This study reviews the published English language literature on the incidence of acute AD, with a focus on the epidemiology and treatment of acute TBAD. Hospital episode statistics (HES) data were available from six countries (UK, Sweden, Germany, USA, mainland China and Taiwan). Four population based epidemiological studies (USA, Iceland, UK and Sweden) and two large registries (IRAD and Sino-RAD) have published data [24
]. There are a number of smaller observational studies of varying population size and quality. Several of the studies report TBAD treatment with no data on incidence. Many studies reported a composite figure for both TAAD and TBAD. Table 1
provides a summary of the study findings from the selected papers.
The range of reported acute AD incidence was 2 to 15 per 100,000 person years. The reported incidence for acute TBAD was 0.5 to 6.3 per 100,000 person years [1
]. In IRAD, the incidence of TBAD is consistently one third that of TAAD [24
]. A ratio of 2.6:1 between TAAD and TBAD was observed in studies by Clouse et al. (Olstead County, USA) and Acosta and Gottsäter (Malmö, Sweden) [20
A significant study limitation is that the type of aortic dissection, ascending or descending, is not captured in ICD codes. This means that for medically managed patients, it not possible to separate TAAD from TBAD. In operated patients the inability of procedural codes to differentiate the urgency of treatment (“emergent”, “urgent” or “elective”) may also lead to incorrect allocation of treatment type.
Population based prospective epidemiological studies should provide the best data on AD incidence. However, the absolute numbers of TBAD cases identified are small in the four reported studies; OxVasc (n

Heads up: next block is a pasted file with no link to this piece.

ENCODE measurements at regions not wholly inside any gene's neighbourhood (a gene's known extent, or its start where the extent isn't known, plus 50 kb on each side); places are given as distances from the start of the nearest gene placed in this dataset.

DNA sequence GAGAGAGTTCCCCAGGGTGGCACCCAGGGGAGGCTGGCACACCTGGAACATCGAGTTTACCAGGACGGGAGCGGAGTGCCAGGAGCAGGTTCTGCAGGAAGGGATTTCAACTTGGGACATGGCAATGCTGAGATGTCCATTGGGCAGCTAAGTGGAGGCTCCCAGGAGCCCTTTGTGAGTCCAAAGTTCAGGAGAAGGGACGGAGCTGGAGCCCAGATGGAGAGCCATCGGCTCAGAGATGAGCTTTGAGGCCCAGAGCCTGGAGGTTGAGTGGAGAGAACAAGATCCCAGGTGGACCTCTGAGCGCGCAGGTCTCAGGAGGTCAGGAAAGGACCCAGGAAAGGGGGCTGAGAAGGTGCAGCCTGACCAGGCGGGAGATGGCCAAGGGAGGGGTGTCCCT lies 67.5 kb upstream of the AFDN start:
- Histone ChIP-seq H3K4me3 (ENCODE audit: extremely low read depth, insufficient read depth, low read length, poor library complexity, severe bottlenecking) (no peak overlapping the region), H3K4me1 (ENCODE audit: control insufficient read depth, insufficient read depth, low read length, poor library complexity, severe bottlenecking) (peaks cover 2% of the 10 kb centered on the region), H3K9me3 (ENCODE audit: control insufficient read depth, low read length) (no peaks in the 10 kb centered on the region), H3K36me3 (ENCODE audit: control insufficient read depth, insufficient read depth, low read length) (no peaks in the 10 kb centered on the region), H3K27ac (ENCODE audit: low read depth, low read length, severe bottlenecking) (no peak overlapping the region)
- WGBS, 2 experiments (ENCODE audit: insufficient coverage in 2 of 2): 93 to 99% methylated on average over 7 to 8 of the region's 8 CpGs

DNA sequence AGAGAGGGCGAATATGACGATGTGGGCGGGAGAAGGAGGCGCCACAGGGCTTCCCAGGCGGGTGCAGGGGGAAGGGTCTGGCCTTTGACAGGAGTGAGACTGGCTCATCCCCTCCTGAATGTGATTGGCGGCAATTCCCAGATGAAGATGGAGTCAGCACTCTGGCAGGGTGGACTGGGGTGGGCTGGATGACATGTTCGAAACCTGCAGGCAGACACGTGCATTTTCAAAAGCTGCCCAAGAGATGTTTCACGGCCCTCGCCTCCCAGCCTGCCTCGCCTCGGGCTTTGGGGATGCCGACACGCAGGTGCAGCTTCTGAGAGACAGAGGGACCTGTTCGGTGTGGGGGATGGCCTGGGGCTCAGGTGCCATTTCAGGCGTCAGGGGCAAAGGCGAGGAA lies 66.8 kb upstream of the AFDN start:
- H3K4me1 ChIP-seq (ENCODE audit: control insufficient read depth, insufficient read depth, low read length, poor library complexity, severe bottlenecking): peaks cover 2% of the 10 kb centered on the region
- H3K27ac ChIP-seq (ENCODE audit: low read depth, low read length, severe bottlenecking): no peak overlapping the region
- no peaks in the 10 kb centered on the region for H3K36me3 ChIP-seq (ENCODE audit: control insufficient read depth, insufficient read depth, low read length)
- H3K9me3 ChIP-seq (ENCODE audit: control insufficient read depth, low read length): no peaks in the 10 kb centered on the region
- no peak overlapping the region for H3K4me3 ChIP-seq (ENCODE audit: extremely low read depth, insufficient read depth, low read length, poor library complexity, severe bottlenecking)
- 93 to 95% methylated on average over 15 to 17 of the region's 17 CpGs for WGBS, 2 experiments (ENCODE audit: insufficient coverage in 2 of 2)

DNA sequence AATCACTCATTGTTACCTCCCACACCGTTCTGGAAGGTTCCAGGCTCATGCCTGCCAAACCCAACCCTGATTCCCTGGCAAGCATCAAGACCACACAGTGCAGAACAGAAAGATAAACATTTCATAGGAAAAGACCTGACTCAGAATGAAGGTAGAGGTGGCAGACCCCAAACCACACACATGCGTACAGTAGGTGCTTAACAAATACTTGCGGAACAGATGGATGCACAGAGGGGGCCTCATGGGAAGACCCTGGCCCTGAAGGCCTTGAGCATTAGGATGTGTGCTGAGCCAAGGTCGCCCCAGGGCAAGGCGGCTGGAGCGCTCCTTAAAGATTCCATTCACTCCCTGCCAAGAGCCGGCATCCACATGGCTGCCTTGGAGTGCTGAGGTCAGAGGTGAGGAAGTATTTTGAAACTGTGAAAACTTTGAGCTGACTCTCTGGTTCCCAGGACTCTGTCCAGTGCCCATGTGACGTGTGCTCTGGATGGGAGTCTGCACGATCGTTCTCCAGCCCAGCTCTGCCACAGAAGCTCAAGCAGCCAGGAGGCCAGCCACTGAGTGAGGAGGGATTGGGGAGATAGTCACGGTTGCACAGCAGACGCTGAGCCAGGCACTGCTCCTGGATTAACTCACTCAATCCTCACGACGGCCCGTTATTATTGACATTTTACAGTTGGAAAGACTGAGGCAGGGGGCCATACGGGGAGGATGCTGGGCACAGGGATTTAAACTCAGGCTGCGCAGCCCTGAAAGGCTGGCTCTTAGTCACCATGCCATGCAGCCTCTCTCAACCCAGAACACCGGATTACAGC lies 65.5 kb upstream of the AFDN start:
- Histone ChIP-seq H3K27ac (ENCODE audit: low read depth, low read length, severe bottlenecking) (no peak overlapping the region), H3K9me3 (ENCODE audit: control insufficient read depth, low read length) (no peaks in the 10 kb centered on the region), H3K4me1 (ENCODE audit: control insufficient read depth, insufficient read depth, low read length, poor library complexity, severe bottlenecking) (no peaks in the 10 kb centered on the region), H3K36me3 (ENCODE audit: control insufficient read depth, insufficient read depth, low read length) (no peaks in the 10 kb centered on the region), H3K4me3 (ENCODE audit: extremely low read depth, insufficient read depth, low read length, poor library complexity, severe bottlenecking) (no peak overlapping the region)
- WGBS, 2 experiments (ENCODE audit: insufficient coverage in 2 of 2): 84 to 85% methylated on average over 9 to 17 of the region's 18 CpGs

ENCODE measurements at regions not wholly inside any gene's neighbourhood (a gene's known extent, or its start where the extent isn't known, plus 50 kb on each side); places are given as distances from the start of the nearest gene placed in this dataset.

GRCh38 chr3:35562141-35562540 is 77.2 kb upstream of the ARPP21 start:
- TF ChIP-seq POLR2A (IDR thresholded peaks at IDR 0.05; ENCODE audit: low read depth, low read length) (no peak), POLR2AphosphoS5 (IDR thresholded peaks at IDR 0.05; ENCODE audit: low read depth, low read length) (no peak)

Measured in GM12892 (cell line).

= 15), Olmstead County (n
= 6), Icelandic population (n
= 52) and Malmö Diet and Cancer study (n
= 30) [1
]. The variation in acute AD incidence between populations is highly influenced by age, as shown by Howard et al. in the OxVasc data, as shown in Figure 6
]. Consistently across studies, older age is associated with a higher AD incidence. In the study by Landenhead et al., the reported acute AD incidence in the Malmö population—with a median age of 70 years—is 15 per 100,000 person years (6.3 per 100,000 person years for acute TBAD) [23
]. Acosta and Gottsäter report a higher incidence of 26 per 100,000 person years in this same Malmö population [28
]. Mody et al. used US Medicare data to give an acute AD hospitalisation rate of 10 per 100,000 person years in a cohort of over 30,000 people with median age of 77 years [10
]. Howard et al. and Olsson et al. have published the relative risk for AD by age group [1
A gender difference, a higher TAAD prevalence in males, was observed in a large German dataset for the open repair of acute TAAD (GERAADA) [39
]. In the studies identified here, the proportion of females with acute AD varied from 19% to 52%. The lowest female proportions are reported in mainland China (19–28%) [13
]. Women were observed to present with acute AD at an older age than men; the mean age difference was 10 years in the OxVasc study (United Kingdom) and 5 years in the study by Smedberg et al. (Sweden) [1